Masterpiece Cakeshop: The Artistry is Irrelevant

December 4, 2017
Guest Post

by Caroline Mala Corbin, Professor of Law, University of Miami School of Law

On Tuesday, the Supreme Court will hear arguments in Masterpiece Cakeshop, Ltd. v. Colorado Civil Rights Commission. The case centers on a cake, but at stake is the future of LBGTQ civil rights. The main issue is whether Colorado’s public accommodations law violates the Free Speech Clause.

Jack Phillips, owner of Masterpiece Cakeshop, refused to sell his baking services to Charlie Craig and David Mullins, a Denver couple seeking a wedding cake. He was fined for violating Colorado’s public accommodations law, which bans discrimination on the basis of sexual orientation in places open to the public. Phillips is religiously opposed to same-sex marriage, and believes that to avoid condoning same-sex marriage, Jesus himself would refuse to employ his carpentry skills to make a bed for this couple. Phillips argues that forcing him to make a cake for Craig and Mullins would violate the Free Speech Clause by compelling him to use his creative talents to express approval of same-sex marriage. He is wrong.

First, creating a wedding cake is not protected by the Free Speech Clause. The reason is not that wedding cakes lack artistry. The reason is that for claims arising from compelled expressive conduct, compelled creativity is not enough to trigger free speech protection. Otherwise every single activity with a creative component would be covered by the Free Speech Clause. As the Supreme Court once cautioned, “We cannot accept the view that an apparently limitless variety of conduct can be labeled ‘speech’ whenever the person engaging in the conduct intends thereby to express an idea.”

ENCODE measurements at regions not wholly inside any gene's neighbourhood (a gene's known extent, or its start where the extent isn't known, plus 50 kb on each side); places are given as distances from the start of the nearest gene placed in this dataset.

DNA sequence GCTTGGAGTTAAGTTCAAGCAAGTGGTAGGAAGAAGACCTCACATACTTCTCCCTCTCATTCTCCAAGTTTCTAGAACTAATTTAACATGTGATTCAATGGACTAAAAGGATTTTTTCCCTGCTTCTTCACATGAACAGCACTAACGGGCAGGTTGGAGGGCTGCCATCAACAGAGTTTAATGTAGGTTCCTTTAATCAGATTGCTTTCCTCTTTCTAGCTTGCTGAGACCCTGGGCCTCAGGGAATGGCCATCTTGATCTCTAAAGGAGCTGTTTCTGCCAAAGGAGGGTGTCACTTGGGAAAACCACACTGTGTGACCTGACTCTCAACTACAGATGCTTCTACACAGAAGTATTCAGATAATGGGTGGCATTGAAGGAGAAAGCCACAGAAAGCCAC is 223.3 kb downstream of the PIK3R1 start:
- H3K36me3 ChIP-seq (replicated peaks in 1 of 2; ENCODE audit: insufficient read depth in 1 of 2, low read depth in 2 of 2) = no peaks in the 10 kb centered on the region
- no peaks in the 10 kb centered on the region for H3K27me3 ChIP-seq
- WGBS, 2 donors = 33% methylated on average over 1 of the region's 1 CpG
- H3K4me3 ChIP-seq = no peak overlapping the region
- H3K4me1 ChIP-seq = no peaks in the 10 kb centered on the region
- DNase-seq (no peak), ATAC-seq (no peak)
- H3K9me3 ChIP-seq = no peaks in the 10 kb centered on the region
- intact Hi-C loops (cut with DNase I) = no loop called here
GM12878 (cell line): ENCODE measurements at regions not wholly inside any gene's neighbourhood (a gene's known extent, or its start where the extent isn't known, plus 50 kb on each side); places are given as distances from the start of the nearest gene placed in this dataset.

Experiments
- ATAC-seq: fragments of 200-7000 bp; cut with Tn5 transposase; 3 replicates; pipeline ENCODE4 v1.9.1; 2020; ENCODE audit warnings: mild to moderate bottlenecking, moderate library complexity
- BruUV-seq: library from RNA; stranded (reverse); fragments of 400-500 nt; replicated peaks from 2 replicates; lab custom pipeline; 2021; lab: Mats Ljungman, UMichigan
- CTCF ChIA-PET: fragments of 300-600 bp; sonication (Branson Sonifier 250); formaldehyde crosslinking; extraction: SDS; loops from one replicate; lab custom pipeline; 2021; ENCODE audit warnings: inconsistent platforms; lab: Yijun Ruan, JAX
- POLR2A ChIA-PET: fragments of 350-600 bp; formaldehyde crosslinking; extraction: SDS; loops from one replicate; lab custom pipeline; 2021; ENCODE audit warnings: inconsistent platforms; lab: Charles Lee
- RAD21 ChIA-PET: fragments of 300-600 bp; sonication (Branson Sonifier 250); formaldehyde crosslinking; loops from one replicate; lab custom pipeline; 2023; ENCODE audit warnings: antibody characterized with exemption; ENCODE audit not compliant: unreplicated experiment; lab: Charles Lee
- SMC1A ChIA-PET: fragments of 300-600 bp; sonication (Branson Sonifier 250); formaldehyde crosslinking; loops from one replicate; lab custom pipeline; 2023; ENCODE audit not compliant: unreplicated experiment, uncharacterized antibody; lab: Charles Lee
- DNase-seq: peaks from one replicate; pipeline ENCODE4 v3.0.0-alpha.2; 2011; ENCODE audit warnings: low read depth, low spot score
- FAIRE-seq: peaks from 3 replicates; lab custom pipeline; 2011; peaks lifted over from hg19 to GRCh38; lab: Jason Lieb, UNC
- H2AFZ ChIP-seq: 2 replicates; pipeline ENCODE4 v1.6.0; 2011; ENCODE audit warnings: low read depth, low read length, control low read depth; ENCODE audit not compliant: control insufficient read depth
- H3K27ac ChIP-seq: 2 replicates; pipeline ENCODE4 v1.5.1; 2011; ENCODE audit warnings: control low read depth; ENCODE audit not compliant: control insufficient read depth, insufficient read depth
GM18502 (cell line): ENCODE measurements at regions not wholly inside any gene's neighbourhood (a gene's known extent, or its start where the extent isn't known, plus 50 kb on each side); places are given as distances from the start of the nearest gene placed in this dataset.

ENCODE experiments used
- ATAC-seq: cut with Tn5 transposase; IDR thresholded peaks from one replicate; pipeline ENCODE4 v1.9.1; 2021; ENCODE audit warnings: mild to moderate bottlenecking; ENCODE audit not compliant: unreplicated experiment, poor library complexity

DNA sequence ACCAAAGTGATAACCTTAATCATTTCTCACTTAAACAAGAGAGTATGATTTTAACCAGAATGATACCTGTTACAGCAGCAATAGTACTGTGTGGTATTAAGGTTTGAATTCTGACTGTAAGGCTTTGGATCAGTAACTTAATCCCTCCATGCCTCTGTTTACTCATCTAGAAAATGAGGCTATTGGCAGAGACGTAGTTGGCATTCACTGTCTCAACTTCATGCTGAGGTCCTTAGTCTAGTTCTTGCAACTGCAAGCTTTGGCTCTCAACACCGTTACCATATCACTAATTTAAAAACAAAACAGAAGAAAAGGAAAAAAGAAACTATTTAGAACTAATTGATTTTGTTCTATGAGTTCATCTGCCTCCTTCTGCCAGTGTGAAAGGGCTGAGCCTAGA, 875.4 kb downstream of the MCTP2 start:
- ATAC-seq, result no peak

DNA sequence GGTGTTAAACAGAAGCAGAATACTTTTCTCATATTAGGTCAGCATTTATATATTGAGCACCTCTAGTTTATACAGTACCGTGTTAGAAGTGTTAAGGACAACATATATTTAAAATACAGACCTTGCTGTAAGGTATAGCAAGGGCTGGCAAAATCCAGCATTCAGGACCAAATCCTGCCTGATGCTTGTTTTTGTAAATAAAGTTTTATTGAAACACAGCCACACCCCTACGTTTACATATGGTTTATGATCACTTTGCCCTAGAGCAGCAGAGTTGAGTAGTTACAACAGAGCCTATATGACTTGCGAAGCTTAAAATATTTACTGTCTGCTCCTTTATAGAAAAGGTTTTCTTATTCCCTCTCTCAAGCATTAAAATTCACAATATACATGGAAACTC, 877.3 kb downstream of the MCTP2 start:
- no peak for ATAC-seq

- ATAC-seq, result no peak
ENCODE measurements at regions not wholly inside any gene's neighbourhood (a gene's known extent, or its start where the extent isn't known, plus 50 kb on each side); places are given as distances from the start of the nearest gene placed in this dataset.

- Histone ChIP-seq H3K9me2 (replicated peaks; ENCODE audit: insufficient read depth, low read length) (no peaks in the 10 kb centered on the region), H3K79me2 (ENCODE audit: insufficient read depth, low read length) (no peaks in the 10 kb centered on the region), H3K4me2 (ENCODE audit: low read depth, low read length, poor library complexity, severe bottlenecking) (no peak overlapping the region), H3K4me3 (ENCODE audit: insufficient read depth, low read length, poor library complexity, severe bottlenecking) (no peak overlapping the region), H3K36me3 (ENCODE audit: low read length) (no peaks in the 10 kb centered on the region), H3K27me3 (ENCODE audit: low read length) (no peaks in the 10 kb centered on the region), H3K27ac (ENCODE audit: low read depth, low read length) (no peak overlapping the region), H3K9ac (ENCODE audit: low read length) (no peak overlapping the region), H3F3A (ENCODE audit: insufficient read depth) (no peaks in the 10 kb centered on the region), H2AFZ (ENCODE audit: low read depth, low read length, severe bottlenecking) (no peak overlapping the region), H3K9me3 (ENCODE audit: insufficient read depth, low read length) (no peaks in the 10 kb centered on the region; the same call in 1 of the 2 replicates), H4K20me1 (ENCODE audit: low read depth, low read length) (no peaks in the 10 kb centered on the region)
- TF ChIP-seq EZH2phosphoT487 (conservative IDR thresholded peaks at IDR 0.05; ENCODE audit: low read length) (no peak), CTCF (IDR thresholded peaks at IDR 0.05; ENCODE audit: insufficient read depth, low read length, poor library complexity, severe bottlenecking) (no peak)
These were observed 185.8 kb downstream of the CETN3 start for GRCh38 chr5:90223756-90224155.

Rather, in order for compelled expressive conduct to trigger free speech protection, the compelled expressive conduct must communicate a message with which the actor disagrees, and that message must be understood by its audience. The actor’s subjective belief about the message being conveyed is not enough. The audience must also understand that message. If we understood the creation and sale of wedding items to mean that the retailer that provided them approved of the wedding, then Phillips might have a claim. However, when a store sells a good to a member of the public, even a good made with considerable artistry, we generally do not read that transaction as communicating a message of endorsement. A gallery could sell a Picasso to a couple, yet we would not conclude that the gallery was expressing approval of the couple, their home, or their marriage. We simply do not read commercial sales as endorsement, and there is no reason to start now.

Second, no right is absolute, including free speech. Even assuming the creation and sale of a wedding cake triggers Free Speech Clause scrutiny, Colorado’s public accommodations law would survive rigorous scrutiny. Actually, since the public accommodation law is a content-neutral regulation of conduct, the scrutiny would be intermediate rather than strict. Nonetheless, anti-discrimination law survives strict scrutiny.

There is no interest more compelling then ending discrimination. Discrimination not only denies gay and lesbian couples access to services available to everyone else, but also denies them the dignity of being treated as a member of the community like everyone else. That another bakeshop might be willing to provide a wedding cake might address the first harm, but not the second. Only a complete ban on discrimination guarantees full and equal citizenship. This was self-evident during the civil rights era, when the Supreme Court dismissed a segregated barbeque restaurant’s request for an exemption from public accommodation law as “patently frivolous.” It should be just as self-evident today.